Each month, Podcast Review’s staff offers recommendations on the best new podcasts to listen to. Here are our favorites for January:
The Heart is back. After a two-year hiatus, the Peabody-nominated podcast “about intimacy and humanity” is making its return with a new pair of producers, Nicole “NK” Kelly and Phoebe Unter. While the inimitable Kaitlin Prest will remain the show’s host, Kelly and Unter — best known for their podcast bitchface — are taking over all storytelling duties. The Heart is one of those shows that reminds you that podcasting can be an art form. In a world saturated with formulaic true crime shows and boring celebrity interviews, we need it.
Michael Moore has had an active three-and-a-half years, since he distinguished himself from other liberal voices in the media by sounding the alarm that Trump was in fact going to win. That warning was a reminder that Moore, for many years, had been the most consistent voice of true left-wing opposition in the mainstream media. With Rumble, Moore is able to comment on the week’s news outside the context of a cable TV show. He spends equal time monologuing and interviewing the likes of Daniel Ellsberg, Robert De Niro, and Anand Giridharadas. In a particularly striking recent sit-down, Moore reinvestigated the 2000 election with Ralph Nader, and thanked him, quite sweetly, for his decades of service.
From the Kentucky Center for Investigative Reporting, Dig is the newest iteration of a depressingly familiar story about sexual assault and the failures of our criminal justice system. Told over four parts, the series is the culmination of a year-long investigation of Louisville’s unwillingness to arrest or prosecute perpetrators of sexual assault. The podcast alternates between one woman’s — Jen Sainato’s — specific experience and the city’s larger inability to prosecute sexual assault cases.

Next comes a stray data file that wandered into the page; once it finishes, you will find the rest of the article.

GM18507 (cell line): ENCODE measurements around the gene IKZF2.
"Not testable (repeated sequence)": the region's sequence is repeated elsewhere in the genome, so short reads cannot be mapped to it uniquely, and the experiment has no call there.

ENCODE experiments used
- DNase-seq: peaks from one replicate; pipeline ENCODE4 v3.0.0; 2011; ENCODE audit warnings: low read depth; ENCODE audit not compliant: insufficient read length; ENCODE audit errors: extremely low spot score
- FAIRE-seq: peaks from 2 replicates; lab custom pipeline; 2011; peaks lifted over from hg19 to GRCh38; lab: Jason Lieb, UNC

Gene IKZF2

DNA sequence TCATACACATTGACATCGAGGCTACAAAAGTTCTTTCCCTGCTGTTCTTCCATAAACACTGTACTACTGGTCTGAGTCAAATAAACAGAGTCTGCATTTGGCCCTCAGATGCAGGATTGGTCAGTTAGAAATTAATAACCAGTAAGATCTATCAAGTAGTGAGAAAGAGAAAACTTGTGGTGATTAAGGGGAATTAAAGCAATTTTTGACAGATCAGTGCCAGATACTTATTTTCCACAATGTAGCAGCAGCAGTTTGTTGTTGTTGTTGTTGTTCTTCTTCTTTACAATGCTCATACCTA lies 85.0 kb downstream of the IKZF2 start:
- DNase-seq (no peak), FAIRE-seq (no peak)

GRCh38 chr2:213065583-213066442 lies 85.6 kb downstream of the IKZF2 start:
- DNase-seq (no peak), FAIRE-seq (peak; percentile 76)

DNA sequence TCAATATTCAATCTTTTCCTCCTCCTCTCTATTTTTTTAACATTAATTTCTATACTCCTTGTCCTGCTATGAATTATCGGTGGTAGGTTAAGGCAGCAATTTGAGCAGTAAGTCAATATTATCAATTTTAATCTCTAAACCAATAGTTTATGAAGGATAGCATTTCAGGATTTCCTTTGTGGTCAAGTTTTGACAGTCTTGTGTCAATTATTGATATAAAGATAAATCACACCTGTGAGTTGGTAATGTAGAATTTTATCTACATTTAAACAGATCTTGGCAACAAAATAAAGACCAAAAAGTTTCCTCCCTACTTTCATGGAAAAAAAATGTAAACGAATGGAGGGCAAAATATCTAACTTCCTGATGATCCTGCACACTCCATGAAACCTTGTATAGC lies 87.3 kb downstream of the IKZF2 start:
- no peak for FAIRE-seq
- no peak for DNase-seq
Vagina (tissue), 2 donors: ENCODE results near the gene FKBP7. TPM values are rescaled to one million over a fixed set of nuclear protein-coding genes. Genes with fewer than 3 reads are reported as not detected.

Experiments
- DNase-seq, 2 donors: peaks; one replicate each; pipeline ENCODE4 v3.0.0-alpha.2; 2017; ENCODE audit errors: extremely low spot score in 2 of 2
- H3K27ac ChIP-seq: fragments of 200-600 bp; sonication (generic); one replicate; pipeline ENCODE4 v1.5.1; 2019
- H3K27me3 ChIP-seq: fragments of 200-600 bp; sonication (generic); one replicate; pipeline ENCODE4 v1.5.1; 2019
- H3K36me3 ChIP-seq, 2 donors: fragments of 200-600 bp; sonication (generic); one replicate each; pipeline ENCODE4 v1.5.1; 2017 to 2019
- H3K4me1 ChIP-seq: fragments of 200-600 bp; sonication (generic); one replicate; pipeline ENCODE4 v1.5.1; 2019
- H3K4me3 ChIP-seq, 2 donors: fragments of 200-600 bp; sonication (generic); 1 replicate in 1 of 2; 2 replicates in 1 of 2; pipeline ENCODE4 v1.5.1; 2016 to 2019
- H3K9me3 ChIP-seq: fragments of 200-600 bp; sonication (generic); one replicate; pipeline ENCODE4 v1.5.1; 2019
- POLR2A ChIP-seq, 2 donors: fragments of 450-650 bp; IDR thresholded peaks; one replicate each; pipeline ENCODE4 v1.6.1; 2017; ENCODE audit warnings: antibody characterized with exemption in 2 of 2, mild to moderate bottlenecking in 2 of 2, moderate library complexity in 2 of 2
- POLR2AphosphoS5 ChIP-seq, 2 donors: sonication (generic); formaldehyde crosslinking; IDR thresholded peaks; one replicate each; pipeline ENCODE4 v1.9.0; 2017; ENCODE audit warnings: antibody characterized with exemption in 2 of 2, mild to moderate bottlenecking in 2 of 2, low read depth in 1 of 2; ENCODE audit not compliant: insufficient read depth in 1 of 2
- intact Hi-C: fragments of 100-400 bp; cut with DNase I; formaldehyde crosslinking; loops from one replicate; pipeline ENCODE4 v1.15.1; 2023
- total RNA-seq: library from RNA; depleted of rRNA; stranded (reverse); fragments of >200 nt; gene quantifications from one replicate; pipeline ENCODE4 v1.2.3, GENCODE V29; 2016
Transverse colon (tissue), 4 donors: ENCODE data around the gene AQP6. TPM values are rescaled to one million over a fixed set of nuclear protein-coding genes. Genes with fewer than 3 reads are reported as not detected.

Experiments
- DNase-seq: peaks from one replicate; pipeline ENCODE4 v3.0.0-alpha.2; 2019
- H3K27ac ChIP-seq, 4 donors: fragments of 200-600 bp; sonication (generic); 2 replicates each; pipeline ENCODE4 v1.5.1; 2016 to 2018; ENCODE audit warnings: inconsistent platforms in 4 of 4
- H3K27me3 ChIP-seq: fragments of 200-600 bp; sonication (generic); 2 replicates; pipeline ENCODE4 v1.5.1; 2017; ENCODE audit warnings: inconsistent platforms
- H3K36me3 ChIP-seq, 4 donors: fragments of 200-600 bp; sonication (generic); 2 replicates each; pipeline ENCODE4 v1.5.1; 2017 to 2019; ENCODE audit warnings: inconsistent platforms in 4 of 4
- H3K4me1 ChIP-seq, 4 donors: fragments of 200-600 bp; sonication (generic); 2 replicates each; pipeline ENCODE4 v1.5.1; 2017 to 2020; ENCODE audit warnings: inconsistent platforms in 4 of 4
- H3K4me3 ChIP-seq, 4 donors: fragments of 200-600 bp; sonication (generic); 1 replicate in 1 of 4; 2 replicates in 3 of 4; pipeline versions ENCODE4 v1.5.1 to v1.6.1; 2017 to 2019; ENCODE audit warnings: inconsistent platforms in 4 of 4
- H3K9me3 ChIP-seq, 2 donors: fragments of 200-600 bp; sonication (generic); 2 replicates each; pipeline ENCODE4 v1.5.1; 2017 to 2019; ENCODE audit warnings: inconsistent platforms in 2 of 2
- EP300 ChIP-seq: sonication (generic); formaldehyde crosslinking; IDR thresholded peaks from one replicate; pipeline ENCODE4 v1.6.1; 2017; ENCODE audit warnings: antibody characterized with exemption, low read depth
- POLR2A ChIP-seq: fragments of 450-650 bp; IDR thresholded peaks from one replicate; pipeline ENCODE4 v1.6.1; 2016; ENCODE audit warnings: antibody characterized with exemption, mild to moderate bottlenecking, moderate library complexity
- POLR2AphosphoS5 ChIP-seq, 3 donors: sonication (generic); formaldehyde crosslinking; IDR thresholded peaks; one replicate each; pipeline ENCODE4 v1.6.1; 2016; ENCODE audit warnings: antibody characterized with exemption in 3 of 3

Dig’s first episode contains a description of sexual assault and the police body camera audio from Sainato’s initial interaction with the Louisville Police. Both are difficult to hear, but one hopes that exposing the many injustices that Sainato faced at the hands of those meant to protect her will catalyze much needed improvements in treating sexual assault victims seriously and respectfully.
“How democratic is the United States? And how democratic has it ever been?” Never shy about asking big questions, John Biewen is back with the fourth season of Scene on Radio, this time focusing on the ongoing project of American democracy. Joined by Rutgers professor and Uncivil co-host Chenjerai Kumanyika, on the season’s first episode Biewen visits North Carolina’s Oconaluftee Indian Village and speaks to the artist and historian Davy Arch about the Cherokee tribe’s governing style, which Biewen finds to be in many ways more democratic than our own. Delivering lessons from the past through insightful, well-edited interviews, Scene on Radio is a must-listen for anyone interested in America’s civil history in light of our current travails.
The Gravy Train, which wrapped last month, asks us to put Rob Ford’s wild tenure as Mayor of Toronto into the greater context of North American politics in the last decade. From episode one, host Jordan Heath-Rawlings draws parallels between Ford and Trump, not in background but in strategy: blowhard one’s way through any opposition. The catalogue of Ford’s misdeeds is astounding. The Gravy Train smartly spends just as much time documenting Ford’s misogyny, racism, and political failures as his more widely-covered drug abuse. This is less the story of a single scandal than a profile of a disastrous mayor. The Gravy Train argues that we should not forget Rob Ford, but try to understand how a fundamentally-volatile person can convince millions that he is in fact a fundamentally-consistent politician.
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